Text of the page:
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Monday, Sept. 9, 2013

The Dark, Scary DNR

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Anyone who has ever spent time around a campfire in the woods while growing up remembers that eerie time in the dark of the night when someone quietly begins telling a really scary story.

The trees start closing in. The wind suddenly has a chilly undercurrent. You really dread where the story is going, but you can’t stop listening.

Well, the scary stories we’ve been hearing lately about what’s going on in the woods of this state are absolutely true.

The state Department of Natural Resources (DNR) is now in the hands of private developers and political operatives who consider Wisconsin’s natural beauty something to be ravaged and hauled away by corporations for big profits.

Even some Wisconsin hunters, who’ve always considered the DNR their friend as long as it allows them to shoot more and more wildlife, are beginning to realize they’re being used to fill the pockets of political insiders.

Gov. Scott Walker and Republican legislators got caught manipulating a half-million dollar state grant to their political cronies and had to cancel the looting.

Describing the money at the heart of the corrupt scheme as half a million dollars grossly understates an enormous, continuous political payoff Republicans tried to slip into the budget.

The grant inserted unnoticed into the state budget on the last day by the Republican-controlled Joint Finance Committee budgeted $500,000 in taxpayer funds to promote hunting and fishing in the current two-year budget.

But—get this—that first $500,000 was just the beginning. Under the terms of grant, if the grant recipient raised $150,000 on its own for each future budget, it would receive $450,000 in every state budget “in perpetuity.”

That’s right. Forever. Or at least until more-honest state legislators got control of Wisconsin’s budget from Republicans. And who would the lucky winners of this lifetime, multimillion-dollar political giveaway be?

 

The Right Political Connections

A whole lot of people extremely close to former Republican Assembly Majority Leader Scott Suder, who created the grant before resigning to accept a Walker appointment as a staff administrator for the Public Service Commission.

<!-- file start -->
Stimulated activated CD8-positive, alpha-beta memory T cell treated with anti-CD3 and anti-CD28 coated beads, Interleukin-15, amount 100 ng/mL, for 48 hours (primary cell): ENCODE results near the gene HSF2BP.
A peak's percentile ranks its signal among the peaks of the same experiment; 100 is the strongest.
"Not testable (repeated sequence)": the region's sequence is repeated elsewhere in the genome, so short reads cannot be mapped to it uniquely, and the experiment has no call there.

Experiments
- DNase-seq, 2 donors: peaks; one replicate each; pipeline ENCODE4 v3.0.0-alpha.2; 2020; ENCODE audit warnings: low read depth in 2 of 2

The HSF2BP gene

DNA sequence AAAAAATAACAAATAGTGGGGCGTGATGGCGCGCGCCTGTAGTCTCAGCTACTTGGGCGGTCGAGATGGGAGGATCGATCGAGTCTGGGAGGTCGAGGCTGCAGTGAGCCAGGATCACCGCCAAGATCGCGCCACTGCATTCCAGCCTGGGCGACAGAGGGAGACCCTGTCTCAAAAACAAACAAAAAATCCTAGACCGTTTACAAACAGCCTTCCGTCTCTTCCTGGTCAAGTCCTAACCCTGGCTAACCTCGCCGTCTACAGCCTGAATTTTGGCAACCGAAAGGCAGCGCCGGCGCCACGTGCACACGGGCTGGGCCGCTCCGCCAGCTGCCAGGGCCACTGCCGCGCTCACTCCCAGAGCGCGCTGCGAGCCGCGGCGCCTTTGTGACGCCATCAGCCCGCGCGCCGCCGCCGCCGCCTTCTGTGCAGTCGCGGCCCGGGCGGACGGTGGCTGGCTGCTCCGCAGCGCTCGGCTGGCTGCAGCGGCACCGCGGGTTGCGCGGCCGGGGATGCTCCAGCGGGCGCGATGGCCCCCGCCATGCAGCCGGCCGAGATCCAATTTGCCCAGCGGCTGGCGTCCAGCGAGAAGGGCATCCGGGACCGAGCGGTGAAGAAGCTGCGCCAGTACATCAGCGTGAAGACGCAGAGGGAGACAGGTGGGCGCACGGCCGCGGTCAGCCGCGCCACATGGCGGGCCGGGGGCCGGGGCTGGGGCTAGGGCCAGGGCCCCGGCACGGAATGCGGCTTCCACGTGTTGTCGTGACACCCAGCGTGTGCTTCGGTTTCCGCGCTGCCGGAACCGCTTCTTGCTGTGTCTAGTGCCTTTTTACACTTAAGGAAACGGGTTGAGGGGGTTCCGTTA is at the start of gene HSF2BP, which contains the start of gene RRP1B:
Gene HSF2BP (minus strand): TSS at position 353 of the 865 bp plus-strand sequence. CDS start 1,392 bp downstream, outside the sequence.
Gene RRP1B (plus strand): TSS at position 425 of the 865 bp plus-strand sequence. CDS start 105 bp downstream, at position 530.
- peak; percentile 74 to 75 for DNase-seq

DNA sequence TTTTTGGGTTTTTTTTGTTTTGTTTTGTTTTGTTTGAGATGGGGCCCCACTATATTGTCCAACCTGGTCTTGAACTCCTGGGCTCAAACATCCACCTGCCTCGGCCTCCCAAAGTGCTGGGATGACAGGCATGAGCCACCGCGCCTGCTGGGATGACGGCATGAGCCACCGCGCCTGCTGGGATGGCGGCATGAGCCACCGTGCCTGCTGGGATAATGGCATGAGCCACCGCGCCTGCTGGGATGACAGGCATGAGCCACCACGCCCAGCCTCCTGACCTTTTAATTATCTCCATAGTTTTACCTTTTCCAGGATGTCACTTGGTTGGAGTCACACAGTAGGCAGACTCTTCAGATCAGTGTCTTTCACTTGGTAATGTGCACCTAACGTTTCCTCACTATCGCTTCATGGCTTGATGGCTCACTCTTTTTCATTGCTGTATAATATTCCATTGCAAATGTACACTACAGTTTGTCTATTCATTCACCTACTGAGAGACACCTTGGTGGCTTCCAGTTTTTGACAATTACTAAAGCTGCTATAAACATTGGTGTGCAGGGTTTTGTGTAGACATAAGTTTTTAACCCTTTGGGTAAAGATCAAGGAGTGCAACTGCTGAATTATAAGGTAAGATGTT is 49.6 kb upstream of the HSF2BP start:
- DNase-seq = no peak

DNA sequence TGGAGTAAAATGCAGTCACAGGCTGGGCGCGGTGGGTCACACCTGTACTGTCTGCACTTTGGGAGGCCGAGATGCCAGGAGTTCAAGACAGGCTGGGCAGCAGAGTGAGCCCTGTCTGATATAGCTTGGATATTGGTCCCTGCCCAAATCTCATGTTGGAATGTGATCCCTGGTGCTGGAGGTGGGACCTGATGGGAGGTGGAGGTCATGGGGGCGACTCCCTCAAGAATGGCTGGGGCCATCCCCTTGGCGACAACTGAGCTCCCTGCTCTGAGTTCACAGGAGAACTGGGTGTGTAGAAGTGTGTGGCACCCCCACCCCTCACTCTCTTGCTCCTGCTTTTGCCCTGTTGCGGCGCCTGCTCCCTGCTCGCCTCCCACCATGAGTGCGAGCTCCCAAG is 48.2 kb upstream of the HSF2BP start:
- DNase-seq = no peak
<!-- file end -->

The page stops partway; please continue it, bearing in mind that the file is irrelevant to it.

Calling themselves the United Sportsmen of Wisconsin Foundation, the group listed as educators under the grant Suder’s former chief of staff, former Republican state Sen. Pam Galloway, who helped Suder pass concealed-carry legislation, and a number of political donors to the campaigns of Suder, Walker and other Republicans.

Despite having no qualifications or experience in recruiting or training hunters, United Sportsmen was the only grant applicant. The DNR had to work extremely hard to avoid publicizing the grant to qualified hunting organizations. 

It helped that Suder’s legislation was cleverly written to disqualify any organization with expertise or experience. The legislation specifically stated the grant would only go to a group that was “not an affiliate of a national federation or organization.”

That immediately ruled out most legitimate hunting and conservation groups in the state, including the Wisconsin Wildlife Federation and state chapters of organizations devoted to hunting pheasants, turkeys and other species.

Not that the state had anything against national organizations. In fact, the grant required the inexperienced amateurs who qualified for the grant must “have a relationship with a nationally recognized organization that provides proven and successful firearms safety education.”

Golly, we wonder who that could be. It turns out United Sportsmen decided to hook up with the National Rifle Association, which pours millions into the campaigns of Republican politicians.

Until the political embarrassment forced Walker to cancel the DNR’s awarding of the open-ended grant, one of United Sportsmen’s announced priorities was to reduce safety training for Wisconsin hunters to bring it more in line with the lack of training required to carry concealed weapons in Wisconsin.

For a state that has always tried to protect its natural environment and promote outdoor recreation, the current leadership of the DNR is about as bad as it gets.

The top three political appointees controlling the DNR include two former Republican legislators clearly open to shady political deals and two development executives who lust after wild, undeveloped land with dollar signs in their eyes. 

Yes, that adds up to four, but Cathy Stepp, the DNR secretary, is a two-fer. She was a right-wing Republican legislator who ridiculed the DNR for protecting butterflies and snakes and a private developer whose life’s work has been eliminating green space.

Now we have out-of-state thugs armed with assault rifles posted by a mining company that wants to close off thousands of acres of recreational land in Northern Wisconsin to keep protestors from complaining about the environmental devastation.

And the state permit allowing the mining company to destroy enormous swaths of two Wisconsin counties while threatening rivers, lakes and wetlands with rubble and toxic leavings will be up to Walker’s DNR.

Now there’s a terrifying story to tell around the campfire if we still dare to go into the woods.

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